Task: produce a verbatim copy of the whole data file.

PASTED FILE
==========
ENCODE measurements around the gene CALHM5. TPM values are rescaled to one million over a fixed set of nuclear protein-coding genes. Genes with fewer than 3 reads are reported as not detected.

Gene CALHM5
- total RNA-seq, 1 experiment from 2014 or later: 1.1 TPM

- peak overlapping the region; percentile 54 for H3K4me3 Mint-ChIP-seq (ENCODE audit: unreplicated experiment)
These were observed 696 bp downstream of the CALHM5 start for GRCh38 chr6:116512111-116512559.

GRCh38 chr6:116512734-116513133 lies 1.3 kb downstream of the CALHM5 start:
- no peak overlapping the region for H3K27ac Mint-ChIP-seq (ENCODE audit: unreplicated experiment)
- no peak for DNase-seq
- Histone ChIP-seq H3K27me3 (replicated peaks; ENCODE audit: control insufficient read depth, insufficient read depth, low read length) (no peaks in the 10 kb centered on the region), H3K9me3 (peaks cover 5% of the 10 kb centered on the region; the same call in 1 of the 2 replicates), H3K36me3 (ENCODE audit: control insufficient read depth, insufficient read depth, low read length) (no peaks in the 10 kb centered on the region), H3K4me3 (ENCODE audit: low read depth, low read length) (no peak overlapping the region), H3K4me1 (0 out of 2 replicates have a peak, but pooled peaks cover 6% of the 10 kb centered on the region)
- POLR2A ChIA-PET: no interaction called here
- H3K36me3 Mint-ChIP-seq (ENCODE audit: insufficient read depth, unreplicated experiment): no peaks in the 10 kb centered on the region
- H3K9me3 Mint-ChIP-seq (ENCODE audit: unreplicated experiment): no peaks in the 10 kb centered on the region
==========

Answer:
ENCODE measurements around the gene CALHM5. TPM values are rescaled to one million over a fixed set of nuclear protein-coding genes. Genes with fewer than 3 reads are reported as not detected.

Gene CALHM5
- total RNA-seq, 1 experiment from 2014 or later: 1.1 TPM

- peak overlapping the region; percentile 54 for H3K4me3 Mint-ChIP-seq (ENCODE audit: unreplicated experiment)
These were observed 696 bp downstream of the CALHM5 start for GRCh38 chr6:116512111-116512559.

GRCh38 chr6:116512734-116513133 lies 1.3 kb downstream of the CALHM5 start:
- no peak overlapping the region for H3K27ac Mint-ChIP-seq (ENCODE audit: unreplicated experiment)
- no peak for DNase-seq
- Histone ChIP-seq H3K27me3 (replicated peaks; ENCODE audit: control insufficient read depth, insufficient read depth, low read length) (no peaks in the 10 kb centered on the region), H3K9me3 (peaks cover 5% of the 10 kb centered on the region; the same call in 1 of the 2 replicates), H3K36me3 (ENCODE audit: control insufficient read depth, insufficient read depth, low read length) (no peaks in the 10 kb centered on the region), H3K4me3 (ENCODE audit: low read depth, low read length) (no peak overlapping the region), H3K4me1 (0 out of 2 replicates have a peak, but pooled peaks cover 6% of the 10 kb centered on the region)
- POLR2A ChIA-PET: no interaction called here
- H3K36me3 Mint-ChIP-seq (ENCODE audit: insufficient read depth, unreplicated experiment): no peaks in the 10 kb centered on the region
- H3K9me3 Mint-ChIP-seq (ENCODE audit: unreplicated experiment): no peaks in the 10 kb centered on the region